I’ve been so blessedly busy with work of late, of the 10 Toronto
International Film Festival tickets I had this year, I only managed
to sit and watch three. However, the tickets did not go to waste, as
I shared the spares with work colleagues so they did get used.
Friday night, in preparation for our film fest Saturday adventure, G
and I opted to host an impromptu TIFF party for two featuring what
else but pizza and Champagne!
when you take a great story, the life of the Greek painter, Doménicos
made famous during his time in Spain as “El Greco”, and place
this story in the hands of an over-wrought director, Yannis
Smaragdis, with a panache for melodrama and ensuring his actors
over-act each and every scene, the result is never good. Such is the
fate of El Greco. This film should be used by film school instructors
to demonstrate the worse in archaic film style, including the
creation of one dimensional characters. Most irritating is the mix of
languages the film uses, it seems everyone in the 16
century could easily speak Greek, Italian, Spanish, English … and
subtitles to boot. It is all too bad as the story of El Greco’s
lifelong relationship and battle with Cardinal Niño de
Guevara, Toledo’s Grand Inquisitor, does make for a good story. To
sum-up, this dreadful film is an embarrassment to have shown at TIFF
and worse, an embarrassment to El Greco’s art. My rating, mainly for the fact Vangelis
did the music, 2 out of 10.
Mori wrote the original story and book back in 2001, which Kenji
Tsuruta then animated. The story is set in an alternative historical
time – vaguely reminiscent of Europe in World War II – and
concerns Kildren, genetically engineered teenagers who never die
until shot down in an air battle. At its core this film examines an
essential truth about life and whether knowing you will live forever,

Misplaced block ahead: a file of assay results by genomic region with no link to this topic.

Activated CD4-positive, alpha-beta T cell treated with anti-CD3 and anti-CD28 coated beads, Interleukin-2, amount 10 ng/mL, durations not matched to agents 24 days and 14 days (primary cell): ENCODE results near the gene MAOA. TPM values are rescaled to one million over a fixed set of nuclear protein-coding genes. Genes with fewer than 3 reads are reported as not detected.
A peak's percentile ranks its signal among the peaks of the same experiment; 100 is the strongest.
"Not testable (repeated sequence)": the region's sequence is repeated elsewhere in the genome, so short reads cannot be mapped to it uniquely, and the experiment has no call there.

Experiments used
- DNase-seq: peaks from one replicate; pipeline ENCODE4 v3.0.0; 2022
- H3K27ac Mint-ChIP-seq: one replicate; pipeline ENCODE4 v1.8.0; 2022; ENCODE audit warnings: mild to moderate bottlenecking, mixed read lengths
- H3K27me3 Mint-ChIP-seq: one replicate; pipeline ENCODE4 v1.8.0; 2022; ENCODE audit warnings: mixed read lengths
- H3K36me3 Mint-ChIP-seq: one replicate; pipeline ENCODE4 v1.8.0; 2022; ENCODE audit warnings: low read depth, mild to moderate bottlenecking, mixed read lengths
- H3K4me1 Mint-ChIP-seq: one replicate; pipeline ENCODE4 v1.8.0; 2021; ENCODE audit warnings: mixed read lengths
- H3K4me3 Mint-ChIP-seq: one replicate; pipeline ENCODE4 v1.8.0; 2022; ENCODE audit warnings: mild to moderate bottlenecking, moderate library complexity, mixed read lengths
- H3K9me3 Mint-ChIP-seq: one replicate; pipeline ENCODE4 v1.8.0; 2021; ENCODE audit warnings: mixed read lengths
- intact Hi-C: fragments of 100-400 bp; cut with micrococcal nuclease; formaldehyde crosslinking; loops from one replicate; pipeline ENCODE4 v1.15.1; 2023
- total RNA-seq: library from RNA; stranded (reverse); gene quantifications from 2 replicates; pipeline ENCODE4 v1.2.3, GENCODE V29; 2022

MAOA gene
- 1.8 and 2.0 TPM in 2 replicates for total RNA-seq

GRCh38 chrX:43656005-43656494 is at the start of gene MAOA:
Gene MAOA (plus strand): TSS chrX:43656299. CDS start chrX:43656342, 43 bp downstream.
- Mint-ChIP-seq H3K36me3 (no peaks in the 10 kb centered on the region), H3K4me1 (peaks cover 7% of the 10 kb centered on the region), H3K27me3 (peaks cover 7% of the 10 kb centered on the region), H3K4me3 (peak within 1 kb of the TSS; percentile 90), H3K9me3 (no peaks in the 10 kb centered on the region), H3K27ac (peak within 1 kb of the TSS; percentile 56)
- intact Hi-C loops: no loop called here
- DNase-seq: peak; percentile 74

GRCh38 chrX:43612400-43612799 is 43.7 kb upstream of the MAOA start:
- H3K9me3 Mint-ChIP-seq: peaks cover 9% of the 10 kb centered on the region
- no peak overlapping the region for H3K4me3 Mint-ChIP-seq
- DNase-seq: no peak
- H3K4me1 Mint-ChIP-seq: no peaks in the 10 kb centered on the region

makes living worth it or not. This theme is explored in simply
gorgeous detail through 122 minutes of magnificent anime. Directed by
the genius of Mamoru Oshii, The Sky Crawlers is one of the most
subtlety perfect movies – in any genre – in a long, long time. It
is, in a word, a masterpiece. My rating, a rare, 10 out of 10.
is Gus Van Sant’s take on and testament to the Columbine shootings
in 1999. Winner of the Palme d’Or at Cannes in 2003, Van Sant shows
us a gaggle of teenagers going about their day, an utterly ordinary
day, except for the machinations of two disturbed boys at the
Portland high school portrayed in the film. The plain ordinariness of
it all and Van Sant’s quiet direction, following the school’s
photographer, the prom couple, the library nerd, makes the horror
that follows at the end of the film even more impactful. Elephant is
a bold, disturbing film that does not moralize what happens but
simply shows us an event stripped of biases. The title could not be
more apt, there is an elephant in every high school in the nation,
and in most cases we don’t even know it’s there. My rating 8 out
I liked Elephant too.
Pizza and Champange sound good! I wonder which vintage?
Elephant and Sky Crawlers sound like excellent movies. That are on my list.